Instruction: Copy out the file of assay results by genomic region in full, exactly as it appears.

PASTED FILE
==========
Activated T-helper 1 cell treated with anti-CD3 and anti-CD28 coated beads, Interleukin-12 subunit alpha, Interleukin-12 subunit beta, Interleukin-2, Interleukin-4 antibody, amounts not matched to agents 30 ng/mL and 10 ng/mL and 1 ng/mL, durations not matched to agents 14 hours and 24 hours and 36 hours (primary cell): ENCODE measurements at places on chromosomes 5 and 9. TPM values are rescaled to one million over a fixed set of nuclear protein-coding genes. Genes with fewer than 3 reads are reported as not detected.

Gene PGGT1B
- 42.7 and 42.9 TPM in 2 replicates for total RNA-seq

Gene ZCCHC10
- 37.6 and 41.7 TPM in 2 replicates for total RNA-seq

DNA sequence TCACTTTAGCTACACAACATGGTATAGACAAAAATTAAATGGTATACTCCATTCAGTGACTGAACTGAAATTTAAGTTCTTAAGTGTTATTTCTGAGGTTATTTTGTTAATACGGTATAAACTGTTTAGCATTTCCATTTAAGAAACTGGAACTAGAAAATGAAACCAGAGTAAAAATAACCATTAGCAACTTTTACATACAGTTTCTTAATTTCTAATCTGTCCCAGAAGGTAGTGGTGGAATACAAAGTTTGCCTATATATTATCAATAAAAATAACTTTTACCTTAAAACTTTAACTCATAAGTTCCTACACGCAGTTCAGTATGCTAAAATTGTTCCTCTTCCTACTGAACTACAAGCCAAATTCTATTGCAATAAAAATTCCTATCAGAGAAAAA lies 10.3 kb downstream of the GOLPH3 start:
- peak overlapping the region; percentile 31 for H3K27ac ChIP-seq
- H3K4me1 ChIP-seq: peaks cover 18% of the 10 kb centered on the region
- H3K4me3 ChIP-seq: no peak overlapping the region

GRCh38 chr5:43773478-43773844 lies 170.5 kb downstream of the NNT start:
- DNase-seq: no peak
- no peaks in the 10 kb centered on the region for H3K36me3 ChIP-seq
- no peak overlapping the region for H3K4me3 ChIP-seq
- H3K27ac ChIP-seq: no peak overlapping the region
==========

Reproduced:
Activated T-helper 1 cell treated with anti-CD3 and anti-CD28 coated beads, Interleukin-12 subunit alpha, Interleukin-12 subunit beta, Interleukin-2, Interleukin-4 antibody, amounts not matched to agents 30 ng/mL and 10 ng/mL and 1 ng/mL, durations not matched to agents 14 hours and 24 hours and 36 hours (primary cell): ENCODE measurements at places on chromosomes 5 and 9. TPM values are rescaled to one million over a fixed set of nuclear protein-coding genes. Genes with fewer than 3 reads are reported as not detected.

Gene PGGT1B
- 42.7 and 42.9 TPM in 2 replicates for total RNA-seq

Gene ZCCHC10
- 37.6 and 41.7 TPM in 2 replicates for total RNA-seq

DNA sequence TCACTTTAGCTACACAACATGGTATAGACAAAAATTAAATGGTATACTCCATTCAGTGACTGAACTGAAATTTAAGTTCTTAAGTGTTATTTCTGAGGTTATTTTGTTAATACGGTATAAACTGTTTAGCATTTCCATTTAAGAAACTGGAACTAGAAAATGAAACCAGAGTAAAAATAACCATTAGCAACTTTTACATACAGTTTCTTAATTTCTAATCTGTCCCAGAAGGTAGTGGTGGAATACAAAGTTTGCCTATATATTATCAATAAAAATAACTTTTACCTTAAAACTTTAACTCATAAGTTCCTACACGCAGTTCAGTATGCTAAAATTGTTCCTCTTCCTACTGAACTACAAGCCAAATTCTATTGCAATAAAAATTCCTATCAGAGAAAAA lies 10.3 kb downstream of the GOLPH3 start:
- peak overlapping the region; percentile 31 for H3K27ac ChIP-seq
- H3K4me1 ChIP-seq: peaks cover 18% of the 10 kb centered on the region
- H3K4me3 ChIP-seq: no peak overlapping the region

GRCh38 chr5:43773478-43773844 lies 170.5 kb downstream of the NNT start:
- DNase-seq: no peak
- no peaks in the 10 kb centered on the region for H3K36me3 ChIP-seq
- no peak overlapping the region for H3K4me3 ChIP-seq
- H3K27ac ChIP-seq: no peak overlapping the region